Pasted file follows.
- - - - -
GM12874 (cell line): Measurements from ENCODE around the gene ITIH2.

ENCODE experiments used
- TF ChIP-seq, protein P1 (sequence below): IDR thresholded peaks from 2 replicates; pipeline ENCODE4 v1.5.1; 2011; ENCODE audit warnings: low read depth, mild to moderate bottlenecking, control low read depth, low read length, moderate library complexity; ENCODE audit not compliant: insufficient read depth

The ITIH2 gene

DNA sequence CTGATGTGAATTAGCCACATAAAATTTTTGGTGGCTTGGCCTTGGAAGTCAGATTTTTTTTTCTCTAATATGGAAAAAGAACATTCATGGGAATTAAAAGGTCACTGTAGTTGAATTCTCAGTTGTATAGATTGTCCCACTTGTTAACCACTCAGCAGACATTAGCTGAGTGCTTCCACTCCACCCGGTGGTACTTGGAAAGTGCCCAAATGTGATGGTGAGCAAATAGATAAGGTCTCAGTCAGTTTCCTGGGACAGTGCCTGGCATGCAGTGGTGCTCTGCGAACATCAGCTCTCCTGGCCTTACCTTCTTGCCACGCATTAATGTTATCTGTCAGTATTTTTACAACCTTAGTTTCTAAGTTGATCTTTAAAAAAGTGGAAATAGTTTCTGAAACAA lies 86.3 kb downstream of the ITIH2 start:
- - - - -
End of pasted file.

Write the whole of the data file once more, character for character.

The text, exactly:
GM12874 (cell line): Measurements from ENCODE around the gene ITIH2.

ENCODE experiments used
- TF ChIP-seq, protein P1 (sequence below): IDR thresholded peaks from 2 replicates; pipeline ENCODE4 v1.5.1; 2011; ENCODE audit warnings: low read depth, mild to moderate bottlenecking, control low read depth, low read length, moderate library complexity; ENCODE audit not compliant: insufficient read depth

The ITIH2 gene

DNA sequence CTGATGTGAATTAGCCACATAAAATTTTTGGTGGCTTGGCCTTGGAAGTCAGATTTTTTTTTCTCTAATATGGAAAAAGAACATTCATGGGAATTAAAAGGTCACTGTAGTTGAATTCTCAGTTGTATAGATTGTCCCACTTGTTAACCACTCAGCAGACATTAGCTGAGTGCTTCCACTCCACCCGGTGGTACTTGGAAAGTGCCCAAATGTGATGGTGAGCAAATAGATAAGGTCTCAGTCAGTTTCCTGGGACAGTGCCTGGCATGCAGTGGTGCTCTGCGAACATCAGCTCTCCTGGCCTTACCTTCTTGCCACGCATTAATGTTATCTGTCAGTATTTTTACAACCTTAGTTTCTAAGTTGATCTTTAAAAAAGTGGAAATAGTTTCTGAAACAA lies 86.3 kb downstream of the ITIH2 start: